Login

Branding and Brand Equity in Business Marketing

An error occurred trying to load this video.

Try refreshing the page, or contact customer support.

Coming up next: How to Develop and Market New Consumer Products

You're on a roll. Keep up the good work!

Take Quiz Watch Next Lesson
 Replay
Your next lesson will play in 10 seconds
  • 0:05 What is a Brand?
  • 2:00 Where Branding Starts
  • 4:33 Brand Equity
  • 6:30 Lesson Summary
Add to Add to Add to

Want to watch this again later?

Log in or sign up to add this lesson to a Custom Course.

Login or Sign up

Timeline
Autoplay
Autoplay
Create an account to start this course today
Try it free for 5 days!
Create An Account

Recommended Lessons and Courses for You

Lesson Transcript
Instructor: Rob Wengrzyn
Brand and brand equity go hand-in-hand in the marketing arena. Here, we will discuss how a brand develops and how that leads to increased brand equity.

What Is a Brand?

Examples of highly recognizable brands
Brand Logos

Lexus, Coke, McDonalds, Nike - what do all these companies have in common? They all have very strong brands where the mere mention of their name or the sight of their logo enables you to identify with their product, quality and overall message. If someone sees the Nike swoosh, they immediately know it is Nike and know the quality behind that logo or image.

You see, a brand is the name, term, design, symbol or any other feature that identifies your product, goods or service as different from those of other products or companies in the market. As a brand begins to build or become more recognizable by more and more people, we begin to build brand equity - that is to say, value in the brand. So you see, branding and brand equity are a huge part of the long-term marketing strategy of a company.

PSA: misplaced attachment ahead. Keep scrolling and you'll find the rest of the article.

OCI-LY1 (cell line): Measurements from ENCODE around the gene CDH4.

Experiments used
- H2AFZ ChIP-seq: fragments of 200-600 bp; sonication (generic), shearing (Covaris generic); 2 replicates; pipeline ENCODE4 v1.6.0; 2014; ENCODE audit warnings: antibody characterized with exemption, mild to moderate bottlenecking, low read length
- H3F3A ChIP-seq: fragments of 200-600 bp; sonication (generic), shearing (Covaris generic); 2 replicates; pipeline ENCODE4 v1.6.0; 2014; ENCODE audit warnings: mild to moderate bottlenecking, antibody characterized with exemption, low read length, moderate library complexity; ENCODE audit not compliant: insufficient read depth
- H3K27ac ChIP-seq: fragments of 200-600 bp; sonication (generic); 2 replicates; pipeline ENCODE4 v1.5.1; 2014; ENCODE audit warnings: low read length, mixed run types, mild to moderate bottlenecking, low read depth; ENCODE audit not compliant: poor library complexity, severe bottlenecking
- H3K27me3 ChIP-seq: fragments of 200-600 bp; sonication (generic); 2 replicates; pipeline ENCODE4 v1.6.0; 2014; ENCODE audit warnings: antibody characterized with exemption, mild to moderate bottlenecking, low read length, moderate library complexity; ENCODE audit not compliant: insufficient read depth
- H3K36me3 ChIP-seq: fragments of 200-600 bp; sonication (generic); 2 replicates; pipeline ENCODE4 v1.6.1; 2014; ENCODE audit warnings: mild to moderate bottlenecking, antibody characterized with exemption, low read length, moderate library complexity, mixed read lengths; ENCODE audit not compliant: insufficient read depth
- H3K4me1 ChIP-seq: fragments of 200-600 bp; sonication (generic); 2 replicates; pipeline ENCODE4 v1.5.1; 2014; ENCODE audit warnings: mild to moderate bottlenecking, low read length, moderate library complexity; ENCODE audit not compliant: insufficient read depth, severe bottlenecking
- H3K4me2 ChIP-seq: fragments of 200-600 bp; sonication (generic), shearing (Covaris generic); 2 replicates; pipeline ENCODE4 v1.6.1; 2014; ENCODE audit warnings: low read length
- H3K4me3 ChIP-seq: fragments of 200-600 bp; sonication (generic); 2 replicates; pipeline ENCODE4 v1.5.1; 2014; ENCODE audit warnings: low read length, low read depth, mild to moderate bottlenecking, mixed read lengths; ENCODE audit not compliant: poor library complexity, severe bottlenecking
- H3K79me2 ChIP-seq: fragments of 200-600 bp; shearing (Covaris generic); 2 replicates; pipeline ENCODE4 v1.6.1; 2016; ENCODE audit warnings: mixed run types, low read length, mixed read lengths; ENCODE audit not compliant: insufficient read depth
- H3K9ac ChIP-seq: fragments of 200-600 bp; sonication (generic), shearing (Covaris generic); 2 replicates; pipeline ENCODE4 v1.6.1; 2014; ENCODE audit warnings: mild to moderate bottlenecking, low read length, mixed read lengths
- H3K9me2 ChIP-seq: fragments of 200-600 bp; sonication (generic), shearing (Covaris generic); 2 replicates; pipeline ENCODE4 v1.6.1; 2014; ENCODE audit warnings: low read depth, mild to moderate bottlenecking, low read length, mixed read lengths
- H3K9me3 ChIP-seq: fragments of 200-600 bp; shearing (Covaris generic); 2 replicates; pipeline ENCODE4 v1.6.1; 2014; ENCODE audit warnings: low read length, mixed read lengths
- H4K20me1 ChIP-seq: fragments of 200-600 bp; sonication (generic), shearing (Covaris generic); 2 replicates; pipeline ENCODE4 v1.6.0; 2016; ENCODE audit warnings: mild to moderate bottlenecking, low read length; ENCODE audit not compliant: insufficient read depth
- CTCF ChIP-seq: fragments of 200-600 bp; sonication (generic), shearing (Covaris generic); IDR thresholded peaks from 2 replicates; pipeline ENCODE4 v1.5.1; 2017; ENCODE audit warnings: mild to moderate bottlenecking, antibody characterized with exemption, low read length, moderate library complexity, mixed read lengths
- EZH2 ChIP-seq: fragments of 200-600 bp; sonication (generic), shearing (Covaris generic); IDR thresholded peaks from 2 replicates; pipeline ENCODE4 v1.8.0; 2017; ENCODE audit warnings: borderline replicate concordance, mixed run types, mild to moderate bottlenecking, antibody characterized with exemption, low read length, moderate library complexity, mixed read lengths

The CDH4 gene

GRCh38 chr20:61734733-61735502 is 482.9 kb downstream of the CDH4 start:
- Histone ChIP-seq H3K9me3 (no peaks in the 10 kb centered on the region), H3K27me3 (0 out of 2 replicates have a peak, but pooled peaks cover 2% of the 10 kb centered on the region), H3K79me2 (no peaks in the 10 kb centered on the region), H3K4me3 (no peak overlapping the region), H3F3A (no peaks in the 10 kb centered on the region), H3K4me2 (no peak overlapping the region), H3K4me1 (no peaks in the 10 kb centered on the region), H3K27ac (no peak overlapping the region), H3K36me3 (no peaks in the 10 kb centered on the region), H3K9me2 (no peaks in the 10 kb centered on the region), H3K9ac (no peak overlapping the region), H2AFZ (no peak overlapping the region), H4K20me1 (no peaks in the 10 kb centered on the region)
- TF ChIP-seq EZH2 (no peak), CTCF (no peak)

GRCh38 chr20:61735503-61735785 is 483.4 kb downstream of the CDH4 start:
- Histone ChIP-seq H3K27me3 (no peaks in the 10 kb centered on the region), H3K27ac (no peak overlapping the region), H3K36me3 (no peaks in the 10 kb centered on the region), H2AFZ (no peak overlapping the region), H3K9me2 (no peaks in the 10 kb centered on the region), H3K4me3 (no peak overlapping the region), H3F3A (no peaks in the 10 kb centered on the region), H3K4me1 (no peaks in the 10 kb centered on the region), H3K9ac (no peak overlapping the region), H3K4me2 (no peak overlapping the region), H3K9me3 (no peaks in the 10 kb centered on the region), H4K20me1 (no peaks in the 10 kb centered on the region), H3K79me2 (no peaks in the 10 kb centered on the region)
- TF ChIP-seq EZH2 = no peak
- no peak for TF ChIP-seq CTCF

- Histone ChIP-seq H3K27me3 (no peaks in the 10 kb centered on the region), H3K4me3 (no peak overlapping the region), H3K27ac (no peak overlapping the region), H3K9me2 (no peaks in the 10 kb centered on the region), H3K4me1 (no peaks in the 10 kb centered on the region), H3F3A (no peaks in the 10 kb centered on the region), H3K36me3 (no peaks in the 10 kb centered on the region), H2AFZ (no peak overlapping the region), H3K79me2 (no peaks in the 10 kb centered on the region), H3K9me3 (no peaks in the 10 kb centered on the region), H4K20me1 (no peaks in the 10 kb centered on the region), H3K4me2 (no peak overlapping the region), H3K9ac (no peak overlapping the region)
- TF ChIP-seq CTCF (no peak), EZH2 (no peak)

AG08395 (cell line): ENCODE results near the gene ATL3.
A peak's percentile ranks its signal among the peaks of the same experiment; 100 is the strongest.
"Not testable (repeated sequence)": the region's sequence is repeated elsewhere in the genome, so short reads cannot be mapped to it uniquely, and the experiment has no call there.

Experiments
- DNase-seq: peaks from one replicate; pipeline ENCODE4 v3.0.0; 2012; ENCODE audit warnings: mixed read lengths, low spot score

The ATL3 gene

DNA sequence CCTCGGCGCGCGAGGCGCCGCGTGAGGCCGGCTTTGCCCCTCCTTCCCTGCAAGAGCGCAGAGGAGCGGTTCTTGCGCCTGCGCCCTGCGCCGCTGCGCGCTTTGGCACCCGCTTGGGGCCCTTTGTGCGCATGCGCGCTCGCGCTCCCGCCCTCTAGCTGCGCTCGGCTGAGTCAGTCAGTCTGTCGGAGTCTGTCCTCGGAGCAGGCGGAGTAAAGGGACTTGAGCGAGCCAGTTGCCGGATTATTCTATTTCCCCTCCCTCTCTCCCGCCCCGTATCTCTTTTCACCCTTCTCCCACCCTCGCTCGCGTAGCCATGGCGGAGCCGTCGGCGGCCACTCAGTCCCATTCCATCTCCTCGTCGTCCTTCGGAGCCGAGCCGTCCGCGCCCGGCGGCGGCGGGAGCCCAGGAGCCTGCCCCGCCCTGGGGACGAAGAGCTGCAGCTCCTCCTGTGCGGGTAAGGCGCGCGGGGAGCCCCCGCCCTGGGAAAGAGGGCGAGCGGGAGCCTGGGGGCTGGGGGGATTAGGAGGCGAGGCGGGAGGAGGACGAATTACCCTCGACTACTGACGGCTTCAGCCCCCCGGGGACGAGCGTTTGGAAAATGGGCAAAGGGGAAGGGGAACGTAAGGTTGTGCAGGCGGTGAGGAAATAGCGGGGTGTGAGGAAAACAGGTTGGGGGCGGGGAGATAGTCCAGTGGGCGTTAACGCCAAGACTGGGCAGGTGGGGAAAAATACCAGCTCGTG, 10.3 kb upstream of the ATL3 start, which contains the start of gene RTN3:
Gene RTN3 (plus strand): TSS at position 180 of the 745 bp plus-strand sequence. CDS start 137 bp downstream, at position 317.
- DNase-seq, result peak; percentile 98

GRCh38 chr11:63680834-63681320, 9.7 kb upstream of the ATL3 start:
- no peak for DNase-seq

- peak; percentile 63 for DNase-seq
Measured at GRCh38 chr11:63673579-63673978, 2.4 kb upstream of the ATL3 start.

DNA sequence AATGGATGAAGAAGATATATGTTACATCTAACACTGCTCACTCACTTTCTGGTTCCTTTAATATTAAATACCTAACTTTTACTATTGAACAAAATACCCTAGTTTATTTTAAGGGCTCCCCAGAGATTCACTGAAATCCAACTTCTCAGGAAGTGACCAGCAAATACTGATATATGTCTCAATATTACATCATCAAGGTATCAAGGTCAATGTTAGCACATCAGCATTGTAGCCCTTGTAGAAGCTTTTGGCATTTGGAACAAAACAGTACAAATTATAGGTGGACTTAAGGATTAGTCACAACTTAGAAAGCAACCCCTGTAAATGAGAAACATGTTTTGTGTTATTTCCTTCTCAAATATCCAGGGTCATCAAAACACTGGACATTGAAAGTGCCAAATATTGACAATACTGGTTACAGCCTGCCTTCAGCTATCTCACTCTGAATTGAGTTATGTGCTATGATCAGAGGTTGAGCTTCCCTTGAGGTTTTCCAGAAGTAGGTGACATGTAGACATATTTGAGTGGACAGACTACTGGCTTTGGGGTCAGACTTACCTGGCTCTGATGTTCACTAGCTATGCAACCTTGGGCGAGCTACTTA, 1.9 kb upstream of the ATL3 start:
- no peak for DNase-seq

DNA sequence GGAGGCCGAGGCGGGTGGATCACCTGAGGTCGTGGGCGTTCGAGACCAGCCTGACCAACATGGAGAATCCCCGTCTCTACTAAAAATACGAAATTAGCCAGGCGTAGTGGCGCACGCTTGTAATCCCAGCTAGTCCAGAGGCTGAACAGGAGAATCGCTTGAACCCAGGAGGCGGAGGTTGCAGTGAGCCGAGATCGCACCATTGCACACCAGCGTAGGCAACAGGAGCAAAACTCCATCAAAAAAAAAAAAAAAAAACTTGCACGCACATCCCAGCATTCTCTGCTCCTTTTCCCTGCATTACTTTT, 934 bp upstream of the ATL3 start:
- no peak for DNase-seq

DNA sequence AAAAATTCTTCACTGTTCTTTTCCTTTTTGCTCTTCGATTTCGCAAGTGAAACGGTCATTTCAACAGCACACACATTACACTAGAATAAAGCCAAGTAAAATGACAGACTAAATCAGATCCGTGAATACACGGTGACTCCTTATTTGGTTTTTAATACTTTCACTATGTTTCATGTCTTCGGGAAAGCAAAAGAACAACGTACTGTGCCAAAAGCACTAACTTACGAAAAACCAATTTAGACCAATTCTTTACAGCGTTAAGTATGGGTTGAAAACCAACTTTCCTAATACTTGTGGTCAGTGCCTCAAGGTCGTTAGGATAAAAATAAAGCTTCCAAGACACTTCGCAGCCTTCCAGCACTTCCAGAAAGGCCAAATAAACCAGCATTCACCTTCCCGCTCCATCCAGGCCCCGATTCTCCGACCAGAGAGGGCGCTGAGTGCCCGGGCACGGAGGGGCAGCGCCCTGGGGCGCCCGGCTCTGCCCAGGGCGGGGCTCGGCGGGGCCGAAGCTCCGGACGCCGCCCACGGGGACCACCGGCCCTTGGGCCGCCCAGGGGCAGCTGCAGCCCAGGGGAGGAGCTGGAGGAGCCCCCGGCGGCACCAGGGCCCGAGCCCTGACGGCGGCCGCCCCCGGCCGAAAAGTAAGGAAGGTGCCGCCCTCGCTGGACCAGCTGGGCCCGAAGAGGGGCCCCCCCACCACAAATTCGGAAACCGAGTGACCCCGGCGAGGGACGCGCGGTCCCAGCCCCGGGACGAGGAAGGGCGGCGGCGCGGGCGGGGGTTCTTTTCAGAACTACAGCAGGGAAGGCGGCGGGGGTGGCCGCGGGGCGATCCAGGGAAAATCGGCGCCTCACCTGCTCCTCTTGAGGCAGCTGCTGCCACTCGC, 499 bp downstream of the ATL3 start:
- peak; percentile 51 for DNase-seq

Many people get confused about the differences between brand, brand message and brand equity. So, let's make sure we discuss the specific definitions of each of these before we move on.

  • Brand is the name, term, design, symbol or any other feature that identifies your products, goods or service as different from those of other products or companies in the market. The word 'brand' is all-encompassing when used in marketing terms.
  • Brand message provides the words or terms that help customers and prospects understand why they should use the product and the company values, or what the company believes in. So, brand messaging is the terminology used in marketing to help customers understand use and values.
  • Brand equity is the commercial value that can be put on a brand. As we talked about earlier, this increases as a company gains more recognition. How much do you think a company would pay for the Lexus brand?

Where Branding Starts

In order for any company to develop a brand, there are several steps they must go through. The steps are focused on helping you think about your company, its value to the customer and the image it wants to represent. For example, McDonalds is not trying to portray an image of a high-end steakhouse. Rather, their image is designed to be an affordable, quick and inexpensive place to eat, and their brand (and brand message) supports that. It is easy to see how they thought about what their company was and what they wanted it to be, and that shaped their brand and brand message.